The comment did not appear to be antisemitic to me. The article says that his scholarship was withdrawn possibly because he was Jewish. The comment on the talk page quoted this and then asked whether or not MIT was really that antisemitic at the time. Deleting it seems like the wrong move to me, since it is probably an honest question. 13:08, 15 August 2007 (UTC)
The comment also doesn't seem anti-semitic to me. Limits on the number of Jews accepted at universities were common at the time, as it was in my time, 20 years later. I supplied a reference to the NY Times obituary of 18 Aug 07,hedged a bit by noting that Alpher believed that this was the reason. Bellagio99 14:03, 25 August 2007 (UTC);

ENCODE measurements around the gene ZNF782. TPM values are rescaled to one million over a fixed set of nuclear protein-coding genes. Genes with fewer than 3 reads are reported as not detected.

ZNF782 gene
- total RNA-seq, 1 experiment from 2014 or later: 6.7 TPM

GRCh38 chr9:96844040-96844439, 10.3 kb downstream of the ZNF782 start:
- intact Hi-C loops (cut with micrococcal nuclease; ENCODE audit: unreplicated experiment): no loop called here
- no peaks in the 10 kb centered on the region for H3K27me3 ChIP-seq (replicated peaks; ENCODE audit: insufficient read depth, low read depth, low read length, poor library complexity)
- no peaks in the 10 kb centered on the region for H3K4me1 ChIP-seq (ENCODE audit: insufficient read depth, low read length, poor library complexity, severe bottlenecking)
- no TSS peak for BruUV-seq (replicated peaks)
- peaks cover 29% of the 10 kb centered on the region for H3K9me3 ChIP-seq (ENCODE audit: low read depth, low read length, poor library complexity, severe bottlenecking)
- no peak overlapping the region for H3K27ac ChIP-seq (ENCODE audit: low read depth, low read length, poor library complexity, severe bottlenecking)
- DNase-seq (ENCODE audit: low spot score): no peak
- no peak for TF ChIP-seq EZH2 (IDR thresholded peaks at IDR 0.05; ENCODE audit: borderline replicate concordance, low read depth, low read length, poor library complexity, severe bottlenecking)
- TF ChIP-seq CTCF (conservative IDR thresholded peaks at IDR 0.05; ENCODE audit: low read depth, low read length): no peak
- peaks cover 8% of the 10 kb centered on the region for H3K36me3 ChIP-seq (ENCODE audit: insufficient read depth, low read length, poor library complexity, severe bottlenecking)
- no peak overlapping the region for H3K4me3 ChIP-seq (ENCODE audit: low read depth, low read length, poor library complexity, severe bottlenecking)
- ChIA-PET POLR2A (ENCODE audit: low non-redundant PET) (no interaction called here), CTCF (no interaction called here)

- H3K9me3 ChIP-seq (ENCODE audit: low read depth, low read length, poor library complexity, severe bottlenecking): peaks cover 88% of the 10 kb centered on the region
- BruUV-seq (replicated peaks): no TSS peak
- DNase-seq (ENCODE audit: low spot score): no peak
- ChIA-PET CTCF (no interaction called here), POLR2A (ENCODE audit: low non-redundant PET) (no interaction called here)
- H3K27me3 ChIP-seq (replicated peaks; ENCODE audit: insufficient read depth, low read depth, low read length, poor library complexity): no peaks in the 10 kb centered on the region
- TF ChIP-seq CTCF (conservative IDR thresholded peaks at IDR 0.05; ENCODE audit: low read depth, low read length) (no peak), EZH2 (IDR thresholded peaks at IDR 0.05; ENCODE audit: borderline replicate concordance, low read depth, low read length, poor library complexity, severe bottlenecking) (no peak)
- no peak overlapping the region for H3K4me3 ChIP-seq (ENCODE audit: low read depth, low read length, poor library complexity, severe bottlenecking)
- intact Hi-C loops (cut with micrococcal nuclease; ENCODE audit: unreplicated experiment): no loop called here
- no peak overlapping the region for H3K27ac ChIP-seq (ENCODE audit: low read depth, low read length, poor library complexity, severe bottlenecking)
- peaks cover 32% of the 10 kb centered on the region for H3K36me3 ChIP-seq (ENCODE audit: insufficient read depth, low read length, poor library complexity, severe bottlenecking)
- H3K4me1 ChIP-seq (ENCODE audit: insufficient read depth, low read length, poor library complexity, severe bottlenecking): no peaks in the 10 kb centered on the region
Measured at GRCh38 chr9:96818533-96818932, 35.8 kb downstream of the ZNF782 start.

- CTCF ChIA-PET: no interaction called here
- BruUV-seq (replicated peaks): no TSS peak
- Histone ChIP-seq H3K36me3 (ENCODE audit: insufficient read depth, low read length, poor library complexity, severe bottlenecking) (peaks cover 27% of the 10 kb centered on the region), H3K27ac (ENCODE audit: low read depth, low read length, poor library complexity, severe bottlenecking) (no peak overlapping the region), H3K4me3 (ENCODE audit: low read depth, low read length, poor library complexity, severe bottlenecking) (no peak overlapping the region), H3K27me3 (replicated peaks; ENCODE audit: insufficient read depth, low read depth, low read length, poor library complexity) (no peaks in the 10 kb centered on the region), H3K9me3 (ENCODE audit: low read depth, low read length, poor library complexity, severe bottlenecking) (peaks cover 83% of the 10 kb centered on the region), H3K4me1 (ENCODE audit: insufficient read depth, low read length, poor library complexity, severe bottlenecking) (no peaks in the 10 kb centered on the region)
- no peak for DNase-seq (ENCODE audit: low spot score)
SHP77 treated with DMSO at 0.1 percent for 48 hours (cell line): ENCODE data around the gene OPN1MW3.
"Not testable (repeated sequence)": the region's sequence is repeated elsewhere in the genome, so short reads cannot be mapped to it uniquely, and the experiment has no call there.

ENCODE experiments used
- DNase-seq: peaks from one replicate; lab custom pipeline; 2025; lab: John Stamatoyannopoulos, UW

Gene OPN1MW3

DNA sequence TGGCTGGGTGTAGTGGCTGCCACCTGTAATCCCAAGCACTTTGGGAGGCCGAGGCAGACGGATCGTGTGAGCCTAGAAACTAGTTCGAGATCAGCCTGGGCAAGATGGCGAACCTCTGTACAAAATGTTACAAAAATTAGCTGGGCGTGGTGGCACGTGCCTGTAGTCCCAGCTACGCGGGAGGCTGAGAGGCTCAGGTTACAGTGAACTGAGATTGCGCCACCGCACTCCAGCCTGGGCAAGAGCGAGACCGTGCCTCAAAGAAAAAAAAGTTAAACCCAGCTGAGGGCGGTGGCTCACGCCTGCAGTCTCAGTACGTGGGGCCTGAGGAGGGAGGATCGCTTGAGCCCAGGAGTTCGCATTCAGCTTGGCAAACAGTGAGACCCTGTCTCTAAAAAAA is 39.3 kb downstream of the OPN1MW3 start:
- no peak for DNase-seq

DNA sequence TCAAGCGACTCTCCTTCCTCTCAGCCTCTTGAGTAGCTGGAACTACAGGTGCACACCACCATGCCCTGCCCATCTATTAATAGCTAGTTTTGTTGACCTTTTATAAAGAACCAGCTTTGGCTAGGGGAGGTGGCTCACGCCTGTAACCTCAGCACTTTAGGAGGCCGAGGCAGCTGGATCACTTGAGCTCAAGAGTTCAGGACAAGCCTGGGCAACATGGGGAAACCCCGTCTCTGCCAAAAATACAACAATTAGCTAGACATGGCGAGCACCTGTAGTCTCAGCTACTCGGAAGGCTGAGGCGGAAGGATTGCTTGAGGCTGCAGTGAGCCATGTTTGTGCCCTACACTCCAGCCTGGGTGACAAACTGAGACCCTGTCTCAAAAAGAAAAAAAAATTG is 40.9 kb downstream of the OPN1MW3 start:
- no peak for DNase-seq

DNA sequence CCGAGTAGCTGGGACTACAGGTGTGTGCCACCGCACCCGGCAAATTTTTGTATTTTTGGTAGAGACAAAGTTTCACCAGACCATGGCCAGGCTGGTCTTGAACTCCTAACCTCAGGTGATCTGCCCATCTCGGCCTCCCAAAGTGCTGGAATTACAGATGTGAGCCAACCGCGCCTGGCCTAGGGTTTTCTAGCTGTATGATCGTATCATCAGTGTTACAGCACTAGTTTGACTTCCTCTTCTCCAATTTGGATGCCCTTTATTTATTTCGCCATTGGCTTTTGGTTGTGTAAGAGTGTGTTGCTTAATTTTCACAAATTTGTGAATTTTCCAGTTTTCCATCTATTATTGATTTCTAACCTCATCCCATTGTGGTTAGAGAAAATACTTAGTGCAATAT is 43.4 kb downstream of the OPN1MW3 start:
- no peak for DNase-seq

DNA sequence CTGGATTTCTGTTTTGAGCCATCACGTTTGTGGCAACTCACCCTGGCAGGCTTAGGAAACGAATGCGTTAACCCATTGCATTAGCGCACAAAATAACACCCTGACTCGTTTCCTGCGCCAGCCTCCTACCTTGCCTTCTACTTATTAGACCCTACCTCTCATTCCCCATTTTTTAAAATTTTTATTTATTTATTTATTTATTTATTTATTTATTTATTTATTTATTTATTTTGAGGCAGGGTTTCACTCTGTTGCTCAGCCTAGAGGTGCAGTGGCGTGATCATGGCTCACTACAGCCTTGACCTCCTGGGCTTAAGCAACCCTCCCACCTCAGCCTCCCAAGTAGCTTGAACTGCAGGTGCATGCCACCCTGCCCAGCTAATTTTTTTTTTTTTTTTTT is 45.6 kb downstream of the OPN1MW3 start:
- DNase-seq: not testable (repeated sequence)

The comment appears dubious to me as I was well-acquainted with my father's views on the subject. He did tell me on several occasions that he as told at G.W.U. that Chemistry would be an exceedingly difficult field for those of Jewish heritage, however. (added by Dr. Victor S. Alpher, 8 August 2011).

National Medal of Science[edit]

I deleted the following paragraph explaining in some detail what the [National Medal of Science] is. Instead, I cross-linked to the NMS WP article.

The President's National Medal of Science Laureates are chosen by a committee within the National Science Foundation. John F. Kennedy presented the first Medals. Since that time, fewer than 500 such Laureates have been selected across all fields of science for outstanding contributions to science generally and to the leadership of the United States in all fields. Some refer to these awards as "lifelong career contribution" awards, unlike the Nobel and other prizes, which are typically made for specific contributions. Bellagio99 14:03, 25 August 2007 (UTC);